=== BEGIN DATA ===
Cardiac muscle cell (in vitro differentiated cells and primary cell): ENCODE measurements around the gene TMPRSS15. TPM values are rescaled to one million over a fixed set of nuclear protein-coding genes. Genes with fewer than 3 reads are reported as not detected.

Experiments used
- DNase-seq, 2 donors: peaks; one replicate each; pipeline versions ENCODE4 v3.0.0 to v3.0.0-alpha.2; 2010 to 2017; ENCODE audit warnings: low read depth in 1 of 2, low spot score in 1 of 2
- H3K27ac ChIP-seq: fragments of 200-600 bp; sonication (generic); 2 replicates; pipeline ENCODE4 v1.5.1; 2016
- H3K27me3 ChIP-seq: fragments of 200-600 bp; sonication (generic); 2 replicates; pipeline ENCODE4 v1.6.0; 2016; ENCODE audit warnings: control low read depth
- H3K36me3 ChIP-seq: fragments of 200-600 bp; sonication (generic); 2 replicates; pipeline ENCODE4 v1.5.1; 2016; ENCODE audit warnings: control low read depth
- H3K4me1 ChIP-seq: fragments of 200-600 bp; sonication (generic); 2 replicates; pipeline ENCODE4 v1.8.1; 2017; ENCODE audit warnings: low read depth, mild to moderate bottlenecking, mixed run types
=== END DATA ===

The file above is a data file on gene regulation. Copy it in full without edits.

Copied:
Cardiac muscle cell (in vitro differentiated cells and primary cell): ENCODE measurements around the gene TMPRSS15. TPM values are rescaled to one million over a fixed set of nuclear protein-coding genes. Genes with fewer than 3 reads are reported as not detected.

Experiments used
- DNase-seq, 2 donors: peaks; one replicate each; pipeline versions ENCODE4 v3.0.0 to v3.0.0-alpha.2; 2010 to 2017; ENCODE audit warnings: low read depth in 1 of 2, low spot score in 1 of 2
- H3K27ac ChIP-seq: fragments of 200-600 bp; sonication (generic); 2 replicates; pipeline ENCODE4 v1.5.1; 2016
- H3K27me3 ChIP-seq: fragments of 200-600 bp; sonication (generic); 2 replicates; pipeline ENCODE4 v1.6.0; 2016; ENCODE audit warnings: control low read depth
- H3K36me3 ChIP-seq: fragments of 200-600 bp; sonication (generic); 2 replicates; pipeline ENCODE4 v1.5.1; 2016; ENCODE audit warnings: control low read depth
- H3K4me1 ChIP-seq: fragments of 200-600 bp; sonication (generic); 2 replicates; pipeline ENCODE4 v1.8.1; 2017; ENCODE audit warnings: low read depth, mild to moderate bottlenecking, mixed run types